comedy, which is one way to do it because I’m a performer. But you know, it’s a very aggressive thing to have to stand on stage and go, “No, this is what I think about stuff” and it’s a work in progress. I’m still doing it, you know? So when I first started doing standup, I’d be saying to the audience, “So, what
did you guys think about that?” And you can’t give your power to them.

Did you guys have to talk to anybody who was in night school? Anybody experience it to kind of get a feel of it? Were you in the high school setting?

Mary Lynn Rajskub: We were in the high school setting. I mean, we kind of just used what was in the script and I know that the writers got into some of the stuff about his learning disabilities, but you know, even when I watched it, they sort of touched on some stuff, but then she’s in the ring, you know, punching him. It’s all exaggerated for comedic effect, so you know, I watched them going, oh, well, it’s cool that they’re
putting a light on the fact that he has these learning disabilities and that you never can give up and go back and take the test again. But then there’s a part of it where it’s silly, you know, where she’s punching him in the ring, like, “Focus.” So, you know, no, we just like heightened it and got silly with it.

We talked about the big themes of the movie, second chances and stuff like that, so I wanted to ask you about a second chance that might have made a difference in your life. Has there been one for you?

Mary Lynn Rajskub: I didn’t have a monumental event where, you know–like he’s kind of forced to go to school. But I have things in my life and especially the career that I’ve chosen is very different than the way that I grew up. And to have a career that’s, basically, I wake up and it’s like–I feel like I’m taking a first  chance every day because there’s always like a hustle. You know, it’s breaking out of the way that I grew up, which was not supportive. It wasn’t even in the realm that I thought it was a possibility to do what I’m doing now. So, I know I’m kind of like flipping the actual question of second chances–but it’s, you know, having an acting job and doing it and being like, “Wow, it’s so great that I did that.” And then it’s over, and you have to start over again.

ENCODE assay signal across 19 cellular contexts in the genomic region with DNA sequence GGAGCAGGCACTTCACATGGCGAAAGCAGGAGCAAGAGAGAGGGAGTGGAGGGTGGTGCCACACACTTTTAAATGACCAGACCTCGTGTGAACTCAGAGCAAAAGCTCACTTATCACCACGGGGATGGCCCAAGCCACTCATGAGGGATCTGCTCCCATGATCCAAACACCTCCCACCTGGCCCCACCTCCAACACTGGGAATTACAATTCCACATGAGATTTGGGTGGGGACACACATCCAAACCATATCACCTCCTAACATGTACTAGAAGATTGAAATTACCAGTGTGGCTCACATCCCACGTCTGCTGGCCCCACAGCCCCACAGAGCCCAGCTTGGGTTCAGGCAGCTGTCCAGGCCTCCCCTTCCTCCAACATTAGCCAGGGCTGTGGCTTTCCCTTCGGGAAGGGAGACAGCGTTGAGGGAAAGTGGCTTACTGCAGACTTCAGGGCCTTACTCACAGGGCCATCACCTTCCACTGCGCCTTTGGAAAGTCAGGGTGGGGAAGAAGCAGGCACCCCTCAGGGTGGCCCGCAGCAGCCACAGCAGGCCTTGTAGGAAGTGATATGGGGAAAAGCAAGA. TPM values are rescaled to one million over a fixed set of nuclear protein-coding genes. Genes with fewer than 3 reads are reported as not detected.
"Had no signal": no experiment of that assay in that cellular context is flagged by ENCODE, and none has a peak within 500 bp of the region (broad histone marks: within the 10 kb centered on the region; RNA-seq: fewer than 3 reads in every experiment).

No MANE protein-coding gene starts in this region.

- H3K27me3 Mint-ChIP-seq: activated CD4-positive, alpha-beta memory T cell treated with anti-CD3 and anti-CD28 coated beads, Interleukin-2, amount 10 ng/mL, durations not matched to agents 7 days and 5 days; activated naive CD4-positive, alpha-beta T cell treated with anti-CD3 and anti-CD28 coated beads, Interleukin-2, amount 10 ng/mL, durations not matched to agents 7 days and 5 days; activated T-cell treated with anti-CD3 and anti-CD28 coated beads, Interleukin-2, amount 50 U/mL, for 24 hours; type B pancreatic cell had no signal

Like a second chance, yes.

Mary Lynn Rajskub: Yes. There’s no job stability and I think a lot of people have that, even people that you would think have traditional jobs, it’s sort of like, “Oh, I’ve got to do this again and I’ve got to love what I do. You know, because there’s an element to acting and writing and performing. Like, I’ve got to do it for the love of it and take that chance over and over again because if I start doing it for other reasons–but of course, I’m balancing it, because that is how I make my money, you know, but I can’t do it for only that reason. I’ve got to wake up fresh and go like, “Okay. Why do I love this and how do I do this again?” You know? And how do I accept the choices that–you know, like if I go home, and everyone’s going to all the things that you get to do when you stay where you grew up. It’s like I’ve missed weddings and birthdays and things of my family because of these life choices.